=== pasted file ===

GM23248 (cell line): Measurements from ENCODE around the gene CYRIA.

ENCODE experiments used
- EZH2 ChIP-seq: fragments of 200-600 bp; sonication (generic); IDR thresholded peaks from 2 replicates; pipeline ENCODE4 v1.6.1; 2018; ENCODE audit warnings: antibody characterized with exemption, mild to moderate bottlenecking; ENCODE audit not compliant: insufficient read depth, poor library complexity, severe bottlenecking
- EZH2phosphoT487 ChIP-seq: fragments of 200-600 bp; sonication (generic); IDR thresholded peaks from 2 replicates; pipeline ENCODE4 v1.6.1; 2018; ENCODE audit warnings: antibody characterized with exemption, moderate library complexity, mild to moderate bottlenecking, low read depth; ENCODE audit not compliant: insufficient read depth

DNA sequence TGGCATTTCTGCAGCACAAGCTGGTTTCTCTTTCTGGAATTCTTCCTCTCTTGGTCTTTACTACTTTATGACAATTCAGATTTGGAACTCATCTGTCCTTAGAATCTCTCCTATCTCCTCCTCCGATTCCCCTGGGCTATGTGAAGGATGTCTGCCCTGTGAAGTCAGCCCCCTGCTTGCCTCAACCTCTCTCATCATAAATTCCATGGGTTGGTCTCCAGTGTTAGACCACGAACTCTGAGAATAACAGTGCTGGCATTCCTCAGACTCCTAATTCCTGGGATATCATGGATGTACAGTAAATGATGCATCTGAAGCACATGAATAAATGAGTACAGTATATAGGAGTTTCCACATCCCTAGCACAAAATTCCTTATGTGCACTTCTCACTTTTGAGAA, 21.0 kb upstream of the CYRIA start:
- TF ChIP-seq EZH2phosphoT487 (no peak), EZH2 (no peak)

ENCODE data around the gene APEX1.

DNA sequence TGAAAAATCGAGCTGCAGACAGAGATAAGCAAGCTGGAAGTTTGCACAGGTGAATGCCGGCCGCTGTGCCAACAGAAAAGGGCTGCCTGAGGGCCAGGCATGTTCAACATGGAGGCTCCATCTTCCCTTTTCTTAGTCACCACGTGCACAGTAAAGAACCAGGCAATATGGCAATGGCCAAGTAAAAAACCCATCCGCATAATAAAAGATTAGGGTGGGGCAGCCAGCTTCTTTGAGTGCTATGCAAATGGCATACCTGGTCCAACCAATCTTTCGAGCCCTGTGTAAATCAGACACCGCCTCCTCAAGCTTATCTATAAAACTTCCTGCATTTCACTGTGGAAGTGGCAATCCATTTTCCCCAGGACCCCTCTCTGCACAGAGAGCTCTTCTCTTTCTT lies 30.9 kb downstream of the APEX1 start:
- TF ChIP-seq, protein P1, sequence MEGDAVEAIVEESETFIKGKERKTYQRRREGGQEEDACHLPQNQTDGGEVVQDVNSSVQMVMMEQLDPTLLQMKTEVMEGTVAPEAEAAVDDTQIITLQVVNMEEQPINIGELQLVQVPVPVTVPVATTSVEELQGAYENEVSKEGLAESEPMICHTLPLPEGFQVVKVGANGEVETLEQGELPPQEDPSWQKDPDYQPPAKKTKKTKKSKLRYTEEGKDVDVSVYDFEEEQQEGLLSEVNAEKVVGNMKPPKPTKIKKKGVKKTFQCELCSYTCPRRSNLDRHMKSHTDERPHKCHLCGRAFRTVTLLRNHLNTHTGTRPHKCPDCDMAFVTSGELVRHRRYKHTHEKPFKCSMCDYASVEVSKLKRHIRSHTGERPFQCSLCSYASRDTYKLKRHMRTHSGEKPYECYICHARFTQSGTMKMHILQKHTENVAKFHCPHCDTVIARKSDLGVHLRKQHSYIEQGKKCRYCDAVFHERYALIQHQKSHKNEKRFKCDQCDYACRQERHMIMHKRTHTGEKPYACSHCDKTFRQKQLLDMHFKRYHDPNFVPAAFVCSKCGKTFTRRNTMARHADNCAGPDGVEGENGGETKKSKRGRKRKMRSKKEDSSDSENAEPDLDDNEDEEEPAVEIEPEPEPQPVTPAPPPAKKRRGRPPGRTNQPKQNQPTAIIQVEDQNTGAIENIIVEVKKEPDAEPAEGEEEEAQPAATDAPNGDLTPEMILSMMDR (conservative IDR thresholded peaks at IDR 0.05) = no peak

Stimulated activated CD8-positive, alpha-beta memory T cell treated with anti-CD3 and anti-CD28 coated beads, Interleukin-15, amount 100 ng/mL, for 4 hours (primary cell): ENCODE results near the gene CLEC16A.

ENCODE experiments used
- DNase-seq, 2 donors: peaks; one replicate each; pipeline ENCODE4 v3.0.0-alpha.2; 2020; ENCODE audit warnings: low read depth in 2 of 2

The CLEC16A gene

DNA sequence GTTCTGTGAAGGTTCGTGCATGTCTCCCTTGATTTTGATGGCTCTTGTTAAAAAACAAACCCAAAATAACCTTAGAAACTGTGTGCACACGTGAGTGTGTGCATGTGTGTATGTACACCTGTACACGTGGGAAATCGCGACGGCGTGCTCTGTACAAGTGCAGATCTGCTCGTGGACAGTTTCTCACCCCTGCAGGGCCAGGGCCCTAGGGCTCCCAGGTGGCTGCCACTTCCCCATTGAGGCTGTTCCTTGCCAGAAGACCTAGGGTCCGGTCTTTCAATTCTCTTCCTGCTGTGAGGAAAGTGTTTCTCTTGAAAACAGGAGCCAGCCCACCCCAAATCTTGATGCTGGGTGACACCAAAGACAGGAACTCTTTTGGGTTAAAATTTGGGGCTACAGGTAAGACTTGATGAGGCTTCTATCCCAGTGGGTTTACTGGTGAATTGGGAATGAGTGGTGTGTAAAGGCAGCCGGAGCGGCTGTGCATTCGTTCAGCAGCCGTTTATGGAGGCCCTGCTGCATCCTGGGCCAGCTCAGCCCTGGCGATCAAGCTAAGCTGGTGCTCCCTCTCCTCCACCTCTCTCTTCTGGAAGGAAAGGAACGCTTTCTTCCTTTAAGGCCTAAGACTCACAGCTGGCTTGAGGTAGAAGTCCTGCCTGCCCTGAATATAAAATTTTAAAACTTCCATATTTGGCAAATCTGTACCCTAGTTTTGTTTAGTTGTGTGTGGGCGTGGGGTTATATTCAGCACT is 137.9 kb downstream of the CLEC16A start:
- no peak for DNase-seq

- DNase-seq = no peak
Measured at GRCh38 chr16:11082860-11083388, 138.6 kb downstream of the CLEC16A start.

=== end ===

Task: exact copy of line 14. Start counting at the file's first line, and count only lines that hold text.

DNA sequence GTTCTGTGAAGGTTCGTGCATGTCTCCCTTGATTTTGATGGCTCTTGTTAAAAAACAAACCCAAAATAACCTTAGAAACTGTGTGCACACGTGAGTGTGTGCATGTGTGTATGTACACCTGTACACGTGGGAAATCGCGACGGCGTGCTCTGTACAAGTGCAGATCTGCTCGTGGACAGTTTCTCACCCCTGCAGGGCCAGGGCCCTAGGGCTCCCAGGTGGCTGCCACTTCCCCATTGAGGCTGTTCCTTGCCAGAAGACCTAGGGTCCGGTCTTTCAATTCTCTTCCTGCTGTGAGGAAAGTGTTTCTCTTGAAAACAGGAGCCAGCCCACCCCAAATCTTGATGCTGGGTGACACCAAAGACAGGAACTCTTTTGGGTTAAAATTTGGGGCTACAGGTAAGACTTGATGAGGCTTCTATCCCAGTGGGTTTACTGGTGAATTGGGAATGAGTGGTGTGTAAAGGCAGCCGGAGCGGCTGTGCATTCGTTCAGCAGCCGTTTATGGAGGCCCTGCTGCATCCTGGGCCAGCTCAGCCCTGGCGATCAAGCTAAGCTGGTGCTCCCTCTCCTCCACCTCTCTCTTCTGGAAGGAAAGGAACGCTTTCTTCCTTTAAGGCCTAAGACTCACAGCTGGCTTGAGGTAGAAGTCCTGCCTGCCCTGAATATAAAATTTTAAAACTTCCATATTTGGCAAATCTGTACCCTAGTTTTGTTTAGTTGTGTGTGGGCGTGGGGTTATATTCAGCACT is 137.9 kb downstream of the CLEC16A start: